Washougal and Camas educators, and interested community members are invited to a screening of “Paper Tigers,” a film that captures the pain, danger, beauty and hopes of struggling teens, and the teachers armed with new science and fresh approaches that are working to changing lives for the better.
The documentary, directed by James Redford and executive produced by Karen Pritzker, will be shown Wednesday, March 16, at 5:30 p.m., at the Liberty Theatre, 315 N.E. Fourth Ave., Camas. Admission is free. Doors open 30 minutes before show time.
The movie is unrated and includes strong language. It is intended for adult audiences, but may be suitable for mature youth ages 12 and older.
“Paper Tigers” looks into the lives of selected students at Lincoln High School, an alternative school that specializes in educating traumatized youth. Set amidst the struggling rural community of Walla Walla, Washington, the film examines “Trauma-Informed Communities,” a movement that aims to heal youth struggling with adverse childhood experiences.
ACE’s are defined as potentially traumatic events that can have negative, lasting effects on health and well-being. These experiences range from physical, emotional, or sexual abuse to parental divorce or the incarceration of a parent or guardian.
The film follows six students over the course of a school year. Lincoln’s staff tries a new approach to discipline that is based on understanding and treatment, rather than judgment and suspension.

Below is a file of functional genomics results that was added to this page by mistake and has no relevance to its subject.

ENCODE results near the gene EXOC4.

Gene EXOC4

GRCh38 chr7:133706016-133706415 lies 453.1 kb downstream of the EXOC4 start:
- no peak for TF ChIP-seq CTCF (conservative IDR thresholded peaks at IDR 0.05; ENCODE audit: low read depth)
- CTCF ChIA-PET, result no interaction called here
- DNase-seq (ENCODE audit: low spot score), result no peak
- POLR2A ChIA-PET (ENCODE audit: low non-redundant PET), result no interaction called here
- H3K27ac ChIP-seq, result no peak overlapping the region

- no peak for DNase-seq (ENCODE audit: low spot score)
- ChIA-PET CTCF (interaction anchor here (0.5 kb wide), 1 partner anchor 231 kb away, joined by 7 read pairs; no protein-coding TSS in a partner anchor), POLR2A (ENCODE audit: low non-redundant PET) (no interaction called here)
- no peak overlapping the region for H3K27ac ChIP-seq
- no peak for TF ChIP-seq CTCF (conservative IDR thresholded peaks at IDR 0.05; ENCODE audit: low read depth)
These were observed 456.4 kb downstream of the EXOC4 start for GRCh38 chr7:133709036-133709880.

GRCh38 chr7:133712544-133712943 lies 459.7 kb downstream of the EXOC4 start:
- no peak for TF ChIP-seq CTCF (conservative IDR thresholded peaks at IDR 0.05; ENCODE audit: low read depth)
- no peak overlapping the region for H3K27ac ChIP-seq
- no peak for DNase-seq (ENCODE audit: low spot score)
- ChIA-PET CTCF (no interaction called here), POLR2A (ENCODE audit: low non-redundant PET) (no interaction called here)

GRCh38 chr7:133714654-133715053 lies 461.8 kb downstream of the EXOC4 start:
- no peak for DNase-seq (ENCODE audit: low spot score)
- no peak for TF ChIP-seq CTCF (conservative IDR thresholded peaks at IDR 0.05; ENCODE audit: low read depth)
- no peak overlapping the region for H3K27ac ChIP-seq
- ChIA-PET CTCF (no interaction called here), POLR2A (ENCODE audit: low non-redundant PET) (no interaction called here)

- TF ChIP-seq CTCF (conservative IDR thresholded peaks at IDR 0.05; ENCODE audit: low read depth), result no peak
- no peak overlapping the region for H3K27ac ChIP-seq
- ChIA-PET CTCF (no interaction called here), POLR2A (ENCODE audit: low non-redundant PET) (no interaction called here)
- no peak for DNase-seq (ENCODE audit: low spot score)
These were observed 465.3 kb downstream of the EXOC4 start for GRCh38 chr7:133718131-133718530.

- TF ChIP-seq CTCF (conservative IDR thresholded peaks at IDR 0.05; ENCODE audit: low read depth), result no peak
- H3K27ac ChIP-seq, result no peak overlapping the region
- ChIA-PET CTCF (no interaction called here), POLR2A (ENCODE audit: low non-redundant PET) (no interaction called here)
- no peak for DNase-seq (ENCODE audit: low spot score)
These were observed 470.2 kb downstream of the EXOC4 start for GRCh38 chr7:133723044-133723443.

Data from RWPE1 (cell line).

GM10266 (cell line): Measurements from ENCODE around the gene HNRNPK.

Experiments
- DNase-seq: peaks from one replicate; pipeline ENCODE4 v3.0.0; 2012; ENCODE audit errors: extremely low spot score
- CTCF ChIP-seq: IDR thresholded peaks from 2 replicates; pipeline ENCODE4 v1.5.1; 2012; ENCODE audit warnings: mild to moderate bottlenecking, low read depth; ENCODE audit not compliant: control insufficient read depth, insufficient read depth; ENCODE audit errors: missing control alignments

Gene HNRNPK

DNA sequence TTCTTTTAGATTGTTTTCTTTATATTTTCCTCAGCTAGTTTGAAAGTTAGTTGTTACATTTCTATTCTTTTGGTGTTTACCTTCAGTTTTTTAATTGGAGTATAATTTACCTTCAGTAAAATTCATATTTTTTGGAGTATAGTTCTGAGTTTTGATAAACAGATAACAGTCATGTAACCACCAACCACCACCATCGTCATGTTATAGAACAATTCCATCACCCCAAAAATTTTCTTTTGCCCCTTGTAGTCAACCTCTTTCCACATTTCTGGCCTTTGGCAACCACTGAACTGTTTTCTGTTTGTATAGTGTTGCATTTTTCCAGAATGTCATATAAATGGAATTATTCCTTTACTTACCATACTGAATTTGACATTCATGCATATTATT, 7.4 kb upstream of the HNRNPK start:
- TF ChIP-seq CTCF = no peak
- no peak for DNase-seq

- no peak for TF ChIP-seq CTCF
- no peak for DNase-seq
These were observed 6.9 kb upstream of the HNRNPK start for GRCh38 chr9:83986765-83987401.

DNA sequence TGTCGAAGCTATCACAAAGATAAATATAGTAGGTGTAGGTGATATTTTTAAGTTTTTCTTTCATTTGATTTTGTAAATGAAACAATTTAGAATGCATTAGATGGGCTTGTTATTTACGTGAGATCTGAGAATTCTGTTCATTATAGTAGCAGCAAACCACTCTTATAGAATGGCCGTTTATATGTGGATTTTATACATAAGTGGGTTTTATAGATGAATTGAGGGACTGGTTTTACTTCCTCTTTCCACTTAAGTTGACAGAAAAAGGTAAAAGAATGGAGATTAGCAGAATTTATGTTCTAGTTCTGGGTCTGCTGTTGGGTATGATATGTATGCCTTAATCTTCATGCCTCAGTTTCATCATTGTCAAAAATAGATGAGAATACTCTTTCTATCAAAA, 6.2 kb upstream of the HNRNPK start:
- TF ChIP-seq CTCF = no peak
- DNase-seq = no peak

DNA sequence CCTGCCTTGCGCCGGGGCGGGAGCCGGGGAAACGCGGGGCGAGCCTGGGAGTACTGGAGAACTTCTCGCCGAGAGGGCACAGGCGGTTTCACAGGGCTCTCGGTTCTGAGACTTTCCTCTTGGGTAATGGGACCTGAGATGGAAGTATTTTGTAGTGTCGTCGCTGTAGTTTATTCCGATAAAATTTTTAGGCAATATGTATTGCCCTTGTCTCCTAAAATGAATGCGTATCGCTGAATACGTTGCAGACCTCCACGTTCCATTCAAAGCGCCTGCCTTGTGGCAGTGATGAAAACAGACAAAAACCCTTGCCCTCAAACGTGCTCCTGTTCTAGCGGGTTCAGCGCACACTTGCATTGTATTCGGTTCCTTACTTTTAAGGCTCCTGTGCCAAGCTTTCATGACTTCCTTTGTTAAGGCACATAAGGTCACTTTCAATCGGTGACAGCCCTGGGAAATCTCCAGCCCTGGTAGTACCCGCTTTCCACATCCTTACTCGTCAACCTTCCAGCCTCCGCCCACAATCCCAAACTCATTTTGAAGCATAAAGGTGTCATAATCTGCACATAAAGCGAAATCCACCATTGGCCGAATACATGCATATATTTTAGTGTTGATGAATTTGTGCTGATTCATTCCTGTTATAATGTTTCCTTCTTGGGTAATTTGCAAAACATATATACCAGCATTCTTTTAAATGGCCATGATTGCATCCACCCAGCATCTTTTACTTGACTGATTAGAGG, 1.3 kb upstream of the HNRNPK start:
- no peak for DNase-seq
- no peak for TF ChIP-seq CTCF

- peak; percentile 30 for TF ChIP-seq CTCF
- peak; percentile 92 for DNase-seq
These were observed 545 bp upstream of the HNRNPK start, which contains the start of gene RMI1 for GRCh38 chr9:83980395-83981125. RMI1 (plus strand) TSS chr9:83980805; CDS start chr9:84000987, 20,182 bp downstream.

According to a press release, the documentary uses a combination of reality and diary camera footage.
“Paper Tigers” is described as “a testament to what the latest developmental science is showing: that just one caring adult can help break the cycle of adversity in a young person’s life.”
Canyon Creek Middle School Principal Sandi Christensen said she first heard about the documentary in August 2015, when it was mentioned by Jenna Linerud during a half-day seminar in Washougal about ACEs.
“Currently there is significant momentum in Clark County on becoming Trauma-Informed Communities,” Linerud said. “Science tells us that ACEs impact brain development and increase the risk of social, physical and mental/behavioral health issues throughout a person’s life.”
A couple of months later, Christensen saw the film at Kiggins Theatre in Vancouver.
“I came away knowing I needed more staff to see it,” she said. “It has a very powerful message about the importance of a caring community and educators who form positive relationships with students.”
School counselors and social workers in Camas and Washougal meet regularly as a Professional Learning Community to share best practices and learn from one another how to support youth in the community. After some staff members saw the movie in October, bringing a showing of “Paper Tigers” to the Liberty was on their to-do list.
“My hope is that our larger community, coming together to watch ‘Paper Tigers,’ sparks more dialogue about this shift in perspective that is all about relationships and resilience,” Linerud said.
For more information about the movie and to view the trailer, visit www.papertigersmovie.com.